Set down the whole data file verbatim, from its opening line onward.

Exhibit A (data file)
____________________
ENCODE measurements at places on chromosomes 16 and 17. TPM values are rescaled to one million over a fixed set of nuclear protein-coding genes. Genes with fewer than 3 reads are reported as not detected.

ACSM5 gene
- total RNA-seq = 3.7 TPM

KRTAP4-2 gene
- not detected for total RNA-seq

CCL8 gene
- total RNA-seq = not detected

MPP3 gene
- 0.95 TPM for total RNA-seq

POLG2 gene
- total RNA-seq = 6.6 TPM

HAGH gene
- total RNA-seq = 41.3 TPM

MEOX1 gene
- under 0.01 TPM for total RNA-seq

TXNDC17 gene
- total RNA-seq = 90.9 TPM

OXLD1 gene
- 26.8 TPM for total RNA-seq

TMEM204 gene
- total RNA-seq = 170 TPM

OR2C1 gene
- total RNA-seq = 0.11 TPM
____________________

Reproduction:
ENCODE measurements at places on chromosomes 16 and 17. TPM values are rescaled to one million over a fixed set of nuclear protein-coding genes. Genes with fewer than 3 reads are reported as not detected.

ACSM5 gene
- total RNA-seq = 3.7 TPM

KRTAP4-2 gene
- not detected for total RNA-seq

CCL8 gene
- total RNA-seq = not detected

MPP3 gene
- 0.95 TPM for total RNA-seq

POLG2 gene
- total RNA-seq = 6.6 TPM

HAGH gene
- total RNA-seq = 41.3 TPM

MEOX1 gene
- under 0.01 TPM for total RNA-seq

TXNDC17 gene
- total RNA-seq = 90.9 TPM

OXLD1 gene
- 26.8 TPM for total RNA-seq

TMEM204 gene
- total RNA-seq = 170 TPM

OR2C1 gene
- total RNA-seq = 0.11 TPM